Tag Archives: science

A quick introduction to the HTML5 Canvas

The next article in the Developing with HTML5 series. Better late than never, but much has happened. Perhaps more on that someday…

A painter paints his pictures on canvas. But musicians paint their pictures on silence. We provide the music, and you provide the silence.

—Leopold Stokowski

HTML5’s canvas element allows us to create and display images on-the-fly using JavaScript. Canvas graphics can often yield speedy performance, particularly on mobile devices and desktops that feature browsers with hardware acceleration enabled. While SVG (which I covered earlier) does feature a convenient model for markup and CSS access to the graphic in question, Canvas can usually do a better job at performance thanks to hardware acceleration and not having to traverse the DOM.

Let’s analyze a basic canvas. Start with a new HTML5 document containing a canvas element in the body:

Save your file. Not much will happen yet, unless you have web browser that doesn’t support canvas. Modern browsers will probably yield a blank white page for the above code. An older non-supporting browser, a text-only browser such as Lynx, or a screen reader will deliver the default text:

Lynx renders default text for canvas

You can draw on the canvas using JavaScript. Place this code above the closing element to try it out:

Now when we preview our page in a supporting browser, we should see a green box:

Green canvas box

To explain what we did with this JavaScript: We wrote a function called draw(), which first uses the d ocument.getElementById() method to grab our #example canvas element. The next line sets the rendering context with canvas.getContext(). We then use the fillStyle() method to assign a CSS color value and the fillRect() method to draw the box.

The prototype for fillRect() is fillRect(x, y, width, height). The x and y values position the box relative to the bounds of the canvas, and the
box is drawn from there using width and height.

Now let’s try a circle. (And throw in some alpha transparency for good measure.) Add five more lines to our ctx variable as shown:

The result should be an overlapping circle

Progress of canvas showing circle overlapping rectangle

Here, we’ve used the fillStyle() element to define a light violet color for our circle. You’ll notice that this time we are passing in one extra number to fillStyle(). That extra number is a parameter that sets the alpha transparency—any decimal value from 0 to 1 is valid, with 0 being fully transparent and 1 being fully opaque.

In this case, our value of 0.5 might be thought of as a 50% transparency. We see the true violet color of our circle along the right edge where it hangs off of our green square, and we see a blend of the two colors (which happens to be a neutral gray) where the two shapes overlap.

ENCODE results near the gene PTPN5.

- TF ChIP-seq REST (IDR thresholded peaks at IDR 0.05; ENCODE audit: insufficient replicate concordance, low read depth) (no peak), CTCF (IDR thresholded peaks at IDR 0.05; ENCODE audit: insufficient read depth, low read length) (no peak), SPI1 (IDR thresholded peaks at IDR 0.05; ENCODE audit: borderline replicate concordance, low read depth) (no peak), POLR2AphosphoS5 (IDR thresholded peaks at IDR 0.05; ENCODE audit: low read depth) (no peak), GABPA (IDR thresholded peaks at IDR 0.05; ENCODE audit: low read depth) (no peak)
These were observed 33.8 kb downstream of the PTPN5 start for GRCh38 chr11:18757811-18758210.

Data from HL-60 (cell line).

Because we want to create a circle instead of a square in this example, we need to use the beginPath() and closePath() methods to draw a linear shape. We use the arc() method for defining the path itself. The first two values in the arc() arguments are x and y coordinates within the canvas. Third is the arc radius, which here is set to 75 pixels. The last two values are the start angle and end angle. We can specify a calculation for these angles, so here we set our end angle by leveraging JavaScript’s built-in Math object to multiply pi by 2.

Now let’s add a regular jpeg image to our canvas after our circle (below the last ctx.fill() line):

piano keys closeupThis adds our piano image (shown here—please feel free to download for use with this tutorial) to the canvas. Above, we begin by initializing a new instance of the Image object. The src property specifies the path to our image (which may be relative or absolute). Next, the onload property tells the canvas to execute the drawImage() method, specifying our piano image as the source and x and y coordinates of 30 pixels each.

But why is that special? After all, we could have just inserted an <img> tag there, right? Yeah, but since this is JavaScript, we can clone it. Here’s how to add another instance of the image using different parameters:

We’ve resized our cloned image, too. (It’s now 70 pixels square.) And now we can apply effects to it. How about trying a little drop shadow?

Here’s our finished masterpiece:

A rectangle, circle and two copies of a piano keyboard image composed onto the HTML5 canvas

And that is what modern art is all about. Here’s our final code example:

This is just the tip of the iceberg—but it should be enough to show how to get a basic canvas working in HTML5.

The canvas element is fairly well supported on modern versions of most web browsers, including Firefox, Safari, Chrome, and Opera. This goes as well for their mobile equivalents, with the exception that the Text API for canvas has spotty support for Opera Mini.

Internet Explorer 9 even includes support for the canvas element. For older versions of IE, add Explorercanvas as a source to your web page and you’ll achieve pretty good compatibility out of the box. You can check current browser support for canvas features on caniuse.com

SVG and MathML in HTML5

The next article in the Developing with HTML5 series.

Pick a flower on Earth and you move the farthest star.

—Paul Dirac